BROOKLYN, Mich. (AP) — NASCAR added a rule Friday ordering drivers to not approach the track or moving cars after accidents. The announcement comes less than a week after a driver was struck and killed during a dirt-track race in New York.
If a car is involved in an accident and can no longer keep going — and no extenuating circumstances exist such as smoke in the cockpit or fire — the driver should not loosen any personal safety equipment until directed to do so by safety personnel or a NASCAR or track official.READ MORE: South Shore Woman Sees Police Activity After Shooting Leaves Man Dead, Only To Find Out It Was Her Own Beloved Brother
After being told to exit the car, the driver should proceed to an emergency vehicle or as otherwise directed.
“Really, we’re formalizing rules that have been there,” Robin Pemberton, NASCAR’s vice president of competition and racing development, said at Michigan International Speedway. “It’s reminders that take place during drivers meetings with drivers about on-track accidents. We’re just formalizing this and it’s something that we worked on this week.”READ MORE: After Witnessing Shooting On West Side, Wicker Park Woman Says Her Family No Longer Feels Safe And Is Moving From The City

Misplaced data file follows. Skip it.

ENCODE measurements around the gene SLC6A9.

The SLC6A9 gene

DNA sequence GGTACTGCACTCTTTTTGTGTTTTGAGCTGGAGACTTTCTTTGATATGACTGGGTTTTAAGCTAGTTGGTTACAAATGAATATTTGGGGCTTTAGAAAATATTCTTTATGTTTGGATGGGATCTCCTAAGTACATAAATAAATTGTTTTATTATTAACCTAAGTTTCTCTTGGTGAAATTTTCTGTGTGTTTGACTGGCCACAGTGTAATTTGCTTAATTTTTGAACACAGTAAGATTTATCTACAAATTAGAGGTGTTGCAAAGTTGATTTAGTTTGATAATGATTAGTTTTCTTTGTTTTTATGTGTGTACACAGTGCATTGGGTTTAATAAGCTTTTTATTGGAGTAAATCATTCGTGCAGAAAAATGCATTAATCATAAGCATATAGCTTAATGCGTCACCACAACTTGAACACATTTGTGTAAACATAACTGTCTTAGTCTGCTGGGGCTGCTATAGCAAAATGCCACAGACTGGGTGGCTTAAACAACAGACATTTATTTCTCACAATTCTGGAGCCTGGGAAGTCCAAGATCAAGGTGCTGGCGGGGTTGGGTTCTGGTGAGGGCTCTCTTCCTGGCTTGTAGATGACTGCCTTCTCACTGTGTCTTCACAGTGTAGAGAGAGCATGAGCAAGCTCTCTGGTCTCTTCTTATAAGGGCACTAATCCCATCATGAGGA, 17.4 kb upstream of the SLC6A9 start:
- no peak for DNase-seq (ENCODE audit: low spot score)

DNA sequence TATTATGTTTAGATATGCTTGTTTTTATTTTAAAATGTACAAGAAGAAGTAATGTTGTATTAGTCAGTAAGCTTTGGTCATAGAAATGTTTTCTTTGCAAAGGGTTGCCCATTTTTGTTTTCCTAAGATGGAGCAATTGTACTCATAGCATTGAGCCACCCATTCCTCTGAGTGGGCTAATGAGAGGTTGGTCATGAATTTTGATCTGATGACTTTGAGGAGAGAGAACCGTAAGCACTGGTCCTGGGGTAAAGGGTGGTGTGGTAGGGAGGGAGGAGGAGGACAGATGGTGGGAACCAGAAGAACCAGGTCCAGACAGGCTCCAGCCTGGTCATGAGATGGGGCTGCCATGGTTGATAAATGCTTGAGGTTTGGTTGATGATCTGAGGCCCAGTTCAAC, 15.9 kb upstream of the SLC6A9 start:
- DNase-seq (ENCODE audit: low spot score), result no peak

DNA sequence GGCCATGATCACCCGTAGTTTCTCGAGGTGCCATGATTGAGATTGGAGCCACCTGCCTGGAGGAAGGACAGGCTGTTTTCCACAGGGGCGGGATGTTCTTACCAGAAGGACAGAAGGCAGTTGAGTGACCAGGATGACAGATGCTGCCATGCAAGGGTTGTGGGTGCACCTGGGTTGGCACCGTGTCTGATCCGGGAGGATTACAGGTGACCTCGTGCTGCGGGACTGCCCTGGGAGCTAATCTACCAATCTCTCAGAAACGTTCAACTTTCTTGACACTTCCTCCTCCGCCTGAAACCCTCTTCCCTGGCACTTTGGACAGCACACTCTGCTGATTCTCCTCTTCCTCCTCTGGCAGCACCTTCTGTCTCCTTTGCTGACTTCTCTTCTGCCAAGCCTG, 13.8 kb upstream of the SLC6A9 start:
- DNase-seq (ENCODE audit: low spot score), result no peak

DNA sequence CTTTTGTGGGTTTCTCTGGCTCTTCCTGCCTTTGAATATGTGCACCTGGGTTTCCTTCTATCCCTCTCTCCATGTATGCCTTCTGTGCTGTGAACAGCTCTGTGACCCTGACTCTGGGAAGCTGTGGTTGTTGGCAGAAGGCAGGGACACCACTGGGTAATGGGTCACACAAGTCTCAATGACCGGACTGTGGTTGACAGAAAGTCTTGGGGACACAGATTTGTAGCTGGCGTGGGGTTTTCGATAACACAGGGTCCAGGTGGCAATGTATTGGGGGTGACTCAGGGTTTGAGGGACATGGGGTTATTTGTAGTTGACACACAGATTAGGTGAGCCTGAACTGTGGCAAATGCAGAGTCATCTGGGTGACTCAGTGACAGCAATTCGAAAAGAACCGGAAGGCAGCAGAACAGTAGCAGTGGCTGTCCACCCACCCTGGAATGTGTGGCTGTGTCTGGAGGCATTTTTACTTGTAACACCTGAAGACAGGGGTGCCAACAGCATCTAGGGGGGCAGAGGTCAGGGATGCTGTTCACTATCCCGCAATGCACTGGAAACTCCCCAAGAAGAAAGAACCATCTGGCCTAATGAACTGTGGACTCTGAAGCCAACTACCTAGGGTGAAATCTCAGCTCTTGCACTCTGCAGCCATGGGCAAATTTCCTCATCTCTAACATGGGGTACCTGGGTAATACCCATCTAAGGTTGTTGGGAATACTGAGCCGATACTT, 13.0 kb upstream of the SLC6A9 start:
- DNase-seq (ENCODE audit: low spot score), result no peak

The rule takes effect immediately and applies to all of NASCAR’s series. Violations will be addressed on a case-by-case basis.
NASCAR star Tony Stewart is skipping this weekend’s Sprint Cup race at MIS. Last Saturday, Stewart’s car hit and killed Kevin Ward Jr. at a sprint car event in Canandaigua, New York. After Stewart appeared to clip Ward’s car, sending it spinning, Ward left the car during the caution period, walked down the track and was hit by Stewart.
“Through time you have to recognize when you get a reminder or tap on the shoulder, something that may need to be addressed,” Pemberton said. “This is one of those times where we look outside our sport and we look at other things, and we feel like it was time to address this.”MORE NEWS: Pfizer Says COVID-19 Vaccine More Than 90% Effective At Protecting Kids
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